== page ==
This technical problem is a bit removed from creating jewelry, but I thought someone experienced with jewelry making could help me nonetheless.
I have some 3mm - 5mm colored glass beads that I want to use to create a multicolored glass mosaic upon a sheet of glass. I'd like to temporarily adhere the beads to another piece of glass to enable me to grind them down to about 1/3 their original thickness using a wet piece of emery paper secured to a flat piece of wood held in my hand. The beads would not only be ground down to a thinner size, but the hole would also be eliminated. The result would be a tiny mosaic tile. I want to be able to grind many beads at a time, so that's the reason I need some sort of adhesive or wax I can temporarily adhere them with to the piece of glass. Is there some kind of jeweler's wax or other temporary adhesive that I can use to do this? Also, what would be the best solvent to completely clean the beads with after they're ground down?
I'd be very grateful if anyone can help me with this technical problem.
Dop wax might work. Its purpose is to hold a rock on a piece of dowel while you grind, sand and polish the rock, and to release the rock easily when you are done. Dop wax becomes sticky when it melts. It sets up at room temperature so you can work the stone (or bead). To release the stone, you put the project in the freezer for 15 minutes and just gently rub or lift the project off the wax. If a little bit of wax remains on the rock, soak the rock in some ordinary rubbing alcohol, then give it a good rub with paper towels or a rag. I know dop wax sticks to rocks and sticks. I don't know how well it would adhere to a sheet of glass. So, I would say it would be a good idea to practice first on a sample. Good luck!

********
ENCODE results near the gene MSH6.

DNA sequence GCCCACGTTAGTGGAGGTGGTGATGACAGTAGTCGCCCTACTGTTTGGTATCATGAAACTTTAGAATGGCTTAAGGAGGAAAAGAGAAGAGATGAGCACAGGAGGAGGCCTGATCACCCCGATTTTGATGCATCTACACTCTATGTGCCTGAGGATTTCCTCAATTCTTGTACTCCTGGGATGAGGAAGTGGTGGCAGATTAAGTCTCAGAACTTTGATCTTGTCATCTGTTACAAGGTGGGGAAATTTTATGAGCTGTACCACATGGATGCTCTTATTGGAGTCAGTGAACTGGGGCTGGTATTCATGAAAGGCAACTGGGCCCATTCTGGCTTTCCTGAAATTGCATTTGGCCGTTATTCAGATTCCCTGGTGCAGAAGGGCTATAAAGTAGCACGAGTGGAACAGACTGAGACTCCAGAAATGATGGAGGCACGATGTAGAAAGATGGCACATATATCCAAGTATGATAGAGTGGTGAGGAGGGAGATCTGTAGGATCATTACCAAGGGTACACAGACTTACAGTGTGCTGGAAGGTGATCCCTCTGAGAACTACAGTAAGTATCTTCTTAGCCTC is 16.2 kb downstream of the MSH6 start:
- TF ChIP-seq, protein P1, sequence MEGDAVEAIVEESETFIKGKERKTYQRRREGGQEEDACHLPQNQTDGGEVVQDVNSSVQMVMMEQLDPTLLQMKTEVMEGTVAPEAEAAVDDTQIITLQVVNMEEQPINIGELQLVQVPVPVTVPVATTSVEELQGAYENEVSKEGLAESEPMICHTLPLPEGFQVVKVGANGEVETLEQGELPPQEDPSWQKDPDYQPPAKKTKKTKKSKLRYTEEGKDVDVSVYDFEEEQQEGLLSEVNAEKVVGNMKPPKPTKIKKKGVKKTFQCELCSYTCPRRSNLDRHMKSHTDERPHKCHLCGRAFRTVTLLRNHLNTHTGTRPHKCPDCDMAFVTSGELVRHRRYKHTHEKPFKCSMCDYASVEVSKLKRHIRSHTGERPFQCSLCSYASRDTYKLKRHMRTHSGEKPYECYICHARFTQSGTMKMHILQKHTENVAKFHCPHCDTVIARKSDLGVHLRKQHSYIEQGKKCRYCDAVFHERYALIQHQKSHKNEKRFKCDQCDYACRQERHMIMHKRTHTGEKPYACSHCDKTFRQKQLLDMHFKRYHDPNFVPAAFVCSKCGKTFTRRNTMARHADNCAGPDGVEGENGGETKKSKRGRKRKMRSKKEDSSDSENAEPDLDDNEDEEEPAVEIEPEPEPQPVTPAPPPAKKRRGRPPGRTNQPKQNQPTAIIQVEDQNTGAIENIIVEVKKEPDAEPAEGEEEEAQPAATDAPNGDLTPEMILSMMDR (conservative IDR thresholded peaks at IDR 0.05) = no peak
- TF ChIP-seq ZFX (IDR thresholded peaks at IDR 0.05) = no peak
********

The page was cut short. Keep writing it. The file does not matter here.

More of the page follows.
Thank you very much for your reply and the useful advice. I'll certainly do some testing to see if the dop wax does the job before starting to work on the mosaic.
I hadn't thought of this form a lapidary angle but you could do like some of the lapidary folk do and use super glue. After you get the beads to the correct thickness soak the glass and beads in acetone to remove the super glue. Just be aware to do this in a well ventilated area, outside is the best, and wear chemical resistant gloves, acetone is not good for the bone marrow no matter if inhaled or absorbed through the skin.
I'll try this method also. I never would have thought to use super glue whereas I thought it permanent. I use acetone regularly, and I was unaware that it had an effect upon bone marrow. Any chemical or toxin that enters the human body has to be detoxified by the liver and spleen, and that puts a stress on these organs. Solvents like acetone enter the brain, too. In recent years I've used a respirator to protect myself.
I think that there are respirators for fumes like acetone but you need to do some research on that. I think OSHA has information on the hazards.